by the evisc-table contains a newline. Such output is now printed a
bit differently, with reasonable alignment.
Printing of results has been improved in raw-mode in cases of multiple-value return, so that stobj names are used even when at least
one returned value is not an ACL2 object.
The trace level is no longer reset when entering break-rewrite or any other wormhole. Thanks to Khairul Azhar Kasmiran
for raising this issue and pointing to relevant source code (GitHub Issue #1395).
When the :pr! command prints :rewrite rules about
the pkg-imports of one or more packages, it now prints such
rules only for relevant packages, not ones introduced earlier than specified
by the argument of :pr! (as was done previously). Thanks to Eric Smith
for bringing this bug to our attention.
A bug in defattach has been fixed, which was causing the keywords
within an argument (fi gi :kwdi1 vali1 ...) to be associated with the
wrong such argument.
When printing the name of a symbol or package that consists entirely of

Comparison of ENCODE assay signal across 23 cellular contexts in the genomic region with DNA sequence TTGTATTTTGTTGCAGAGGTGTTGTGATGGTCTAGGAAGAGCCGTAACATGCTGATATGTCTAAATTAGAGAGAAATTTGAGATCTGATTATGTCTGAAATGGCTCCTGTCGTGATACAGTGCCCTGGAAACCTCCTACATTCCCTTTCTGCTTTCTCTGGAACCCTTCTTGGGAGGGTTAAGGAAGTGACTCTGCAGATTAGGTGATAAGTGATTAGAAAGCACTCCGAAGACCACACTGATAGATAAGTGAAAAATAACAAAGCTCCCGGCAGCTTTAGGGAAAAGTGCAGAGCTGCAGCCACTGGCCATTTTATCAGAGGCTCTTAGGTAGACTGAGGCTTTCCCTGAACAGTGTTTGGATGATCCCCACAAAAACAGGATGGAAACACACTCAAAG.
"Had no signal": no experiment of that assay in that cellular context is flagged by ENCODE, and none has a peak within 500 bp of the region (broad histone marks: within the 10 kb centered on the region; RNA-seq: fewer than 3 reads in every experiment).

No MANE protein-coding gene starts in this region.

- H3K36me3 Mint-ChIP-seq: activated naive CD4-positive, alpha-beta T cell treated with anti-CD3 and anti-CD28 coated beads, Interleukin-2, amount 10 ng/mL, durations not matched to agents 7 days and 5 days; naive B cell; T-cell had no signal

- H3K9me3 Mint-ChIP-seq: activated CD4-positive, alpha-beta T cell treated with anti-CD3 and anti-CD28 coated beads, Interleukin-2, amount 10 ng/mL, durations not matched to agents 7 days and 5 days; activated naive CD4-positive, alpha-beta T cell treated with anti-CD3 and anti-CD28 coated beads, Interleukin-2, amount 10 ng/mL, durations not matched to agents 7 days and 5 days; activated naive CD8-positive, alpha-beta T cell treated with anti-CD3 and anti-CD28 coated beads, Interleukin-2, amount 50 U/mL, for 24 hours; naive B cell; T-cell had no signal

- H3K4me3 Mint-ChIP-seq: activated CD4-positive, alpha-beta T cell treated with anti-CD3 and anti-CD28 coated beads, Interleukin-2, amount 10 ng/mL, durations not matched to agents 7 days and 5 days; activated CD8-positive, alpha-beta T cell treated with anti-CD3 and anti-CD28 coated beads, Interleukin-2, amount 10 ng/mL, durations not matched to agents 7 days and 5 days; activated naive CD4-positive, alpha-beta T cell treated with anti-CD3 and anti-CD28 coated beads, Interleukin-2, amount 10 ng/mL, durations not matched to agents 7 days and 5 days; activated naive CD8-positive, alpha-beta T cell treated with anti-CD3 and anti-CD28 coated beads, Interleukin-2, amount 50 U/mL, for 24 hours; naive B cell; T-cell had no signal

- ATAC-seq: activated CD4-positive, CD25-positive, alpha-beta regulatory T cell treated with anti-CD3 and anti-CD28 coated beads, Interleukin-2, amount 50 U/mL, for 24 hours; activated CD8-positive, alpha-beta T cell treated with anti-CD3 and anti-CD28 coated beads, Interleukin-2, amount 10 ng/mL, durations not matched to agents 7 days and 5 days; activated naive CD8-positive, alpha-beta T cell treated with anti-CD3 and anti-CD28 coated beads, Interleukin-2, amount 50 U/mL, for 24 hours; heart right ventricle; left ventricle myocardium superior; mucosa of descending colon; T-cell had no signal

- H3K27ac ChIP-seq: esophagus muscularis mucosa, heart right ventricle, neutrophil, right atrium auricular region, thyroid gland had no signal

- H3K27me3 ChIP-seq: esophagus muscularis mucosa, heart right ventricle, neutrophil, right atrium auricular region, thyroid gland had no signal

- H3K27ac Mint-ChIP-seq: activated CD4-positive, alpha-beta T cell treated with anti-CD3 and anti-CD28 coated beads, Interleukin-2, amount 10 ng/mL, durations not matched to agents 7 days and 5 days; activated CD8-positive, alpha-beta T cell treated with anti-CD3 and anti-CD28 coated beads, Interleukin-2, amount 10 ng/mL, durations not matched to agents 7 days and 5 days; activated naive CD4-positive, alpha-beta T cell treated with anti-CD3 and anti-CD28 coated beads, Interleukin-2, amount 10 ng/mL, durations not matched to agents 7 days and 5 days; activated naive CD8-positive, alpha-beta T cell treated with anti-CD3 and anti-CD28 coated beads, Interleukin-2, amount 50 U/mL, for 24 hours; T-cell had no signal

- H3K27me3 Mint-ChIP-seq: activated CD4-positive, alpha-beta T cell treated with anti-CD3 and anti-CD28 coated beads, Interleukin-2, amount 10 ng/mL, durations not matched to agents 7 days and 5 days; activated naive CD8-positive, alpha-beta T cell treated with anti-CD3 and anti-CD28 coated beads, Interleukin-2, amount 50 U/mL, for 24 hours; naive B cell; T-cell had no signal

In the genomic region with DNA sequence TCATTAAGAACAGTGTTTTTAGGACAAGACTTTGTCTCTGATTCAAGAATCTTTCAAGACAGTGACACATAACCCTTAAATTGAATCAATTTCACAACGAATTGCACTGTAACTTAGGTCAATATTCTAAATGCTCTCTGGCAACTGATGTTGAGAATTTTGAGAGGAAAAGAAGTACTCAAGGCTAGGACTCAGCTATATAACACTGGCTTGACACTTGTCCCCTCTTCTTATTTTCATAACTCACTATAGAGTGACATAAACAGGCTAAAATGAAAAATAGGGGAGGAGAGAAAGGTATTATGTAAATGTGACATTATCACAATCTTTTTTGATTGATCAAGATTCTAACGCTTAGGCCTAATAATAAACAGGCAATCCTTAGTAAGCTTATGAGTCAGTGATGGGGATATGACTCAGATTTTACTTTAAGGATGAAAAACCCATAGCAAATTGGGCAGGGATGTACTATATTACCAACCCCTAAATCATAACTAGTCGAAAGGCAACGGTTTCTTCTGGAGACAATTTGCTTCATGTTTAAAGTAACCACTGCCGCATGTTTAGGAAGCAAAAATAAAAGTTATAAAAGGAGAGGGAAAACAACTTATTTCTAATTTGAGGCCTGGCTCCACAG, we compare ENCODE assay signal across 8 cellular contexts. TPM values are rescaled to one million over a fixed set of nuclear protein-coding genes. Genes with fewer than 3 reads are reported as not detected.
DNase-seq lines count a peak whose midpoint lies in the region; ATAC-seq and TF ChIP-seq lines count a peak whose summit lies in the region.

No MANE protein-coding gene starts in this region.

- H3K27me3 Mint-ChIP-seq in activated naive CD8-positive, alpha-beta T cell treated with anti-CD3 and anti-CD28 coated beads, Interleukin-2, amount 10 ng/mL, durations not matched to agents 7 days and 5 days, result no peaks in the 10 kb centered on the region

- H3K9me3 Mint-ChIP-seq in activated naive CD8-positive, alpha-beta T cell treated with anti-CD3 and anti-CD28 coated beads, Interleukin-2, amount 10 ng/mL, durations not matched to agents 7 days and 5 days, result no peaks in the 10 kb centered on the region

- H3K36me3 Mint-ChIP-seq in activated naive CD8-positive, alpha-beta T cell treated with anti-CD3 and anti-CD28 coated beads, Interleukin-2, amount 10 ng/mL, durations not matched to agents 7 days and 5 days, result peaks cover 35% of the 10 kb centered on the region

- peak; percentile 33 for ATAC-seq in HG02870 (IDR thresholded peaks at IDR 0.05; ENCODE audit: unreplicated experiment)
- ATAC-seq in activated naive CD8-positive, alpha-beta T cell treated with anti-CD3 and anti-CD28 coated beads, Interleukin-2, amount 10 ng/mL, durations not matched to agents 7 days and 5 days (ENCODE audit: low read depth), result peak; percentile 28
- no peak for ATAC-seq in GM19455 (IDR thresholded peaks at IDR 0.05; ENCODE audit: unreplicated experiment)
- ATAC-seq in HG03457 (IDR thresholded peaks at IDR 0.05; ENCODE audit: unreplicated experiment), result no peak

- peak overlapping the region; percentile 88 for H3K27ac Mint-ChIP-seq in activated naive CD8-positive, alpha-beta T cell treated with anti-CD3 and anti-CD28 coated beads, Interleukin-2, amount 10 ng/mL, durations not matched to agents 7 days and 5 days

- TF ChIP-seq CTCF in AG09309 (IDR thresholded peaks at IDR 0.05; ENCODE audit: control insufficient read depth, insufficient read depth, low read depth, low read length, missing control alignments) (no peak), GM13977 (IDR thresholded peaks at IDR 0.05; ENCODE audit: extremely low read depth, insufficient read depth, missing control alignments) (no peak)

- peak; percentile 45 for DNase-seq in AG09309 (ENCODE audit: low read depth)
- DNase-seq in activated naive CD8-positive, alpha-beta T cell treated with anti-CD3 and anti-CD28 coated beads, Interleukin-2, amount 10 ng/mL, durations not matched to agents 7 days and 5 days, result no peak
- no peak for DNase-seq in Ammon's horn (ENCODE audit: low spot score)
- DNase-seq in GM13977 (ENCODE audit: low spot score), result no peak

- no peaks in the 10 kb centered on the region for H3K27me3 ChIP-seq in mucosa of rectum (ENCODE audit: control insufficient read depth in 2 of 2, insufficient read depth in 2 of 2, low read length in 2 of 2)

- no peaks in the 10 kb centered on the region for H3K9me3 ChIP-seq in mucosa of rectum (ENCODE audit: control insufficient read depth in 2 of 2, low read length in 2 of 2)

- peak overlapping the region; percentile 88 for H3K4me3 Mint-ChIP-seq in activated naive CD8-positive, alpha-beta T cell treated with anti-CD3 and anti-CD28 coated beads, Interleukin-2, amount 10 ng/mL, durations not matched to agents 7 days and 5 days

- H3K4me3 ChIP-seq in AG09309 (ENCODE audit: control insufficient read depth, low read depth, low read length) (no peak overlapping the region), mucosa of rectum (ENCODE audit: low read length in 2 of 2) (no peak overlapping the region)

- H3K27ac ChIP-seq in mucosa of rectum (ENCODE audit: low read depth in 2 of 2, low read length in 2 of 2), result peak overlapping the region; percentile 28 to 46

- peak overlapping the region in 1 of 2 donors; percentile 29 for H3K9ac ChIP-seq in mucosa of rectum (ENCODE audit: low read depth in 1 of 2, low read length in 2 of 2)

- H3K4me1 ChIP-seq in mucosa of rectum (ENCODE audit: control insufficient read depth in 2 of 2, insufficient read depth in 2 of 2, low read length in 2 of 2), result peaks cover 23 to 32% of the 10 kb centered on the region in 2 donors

'.' (dot) characters, the name is escaped with vertical bars, for
example, |..|. Note that the CL HyperSpec, Section 2.3.4 Symbols as
Tokens says: ``Any token that is not a potential number, does not contain a
package marker, and does not consist entirely of dots will always be
interpreted as a symbol.'' Thanks to Eric McCarthy and Eric Smith for
pointing out that there can be errors when reading such a name when it is not
It was possible to get a violation of fast alist discipline (see slow-alist-warning when certifying a book that uses must-fail. This
has been fixed.
It had been possible to undo commands (for example, using :ubt
when inside the break-rewrite interactive loop. This destroyed the
utility of that loop by erasing keyword aliases (see ld-keyword-aliases). Thanks to Warren Hunt for reporting this problem. The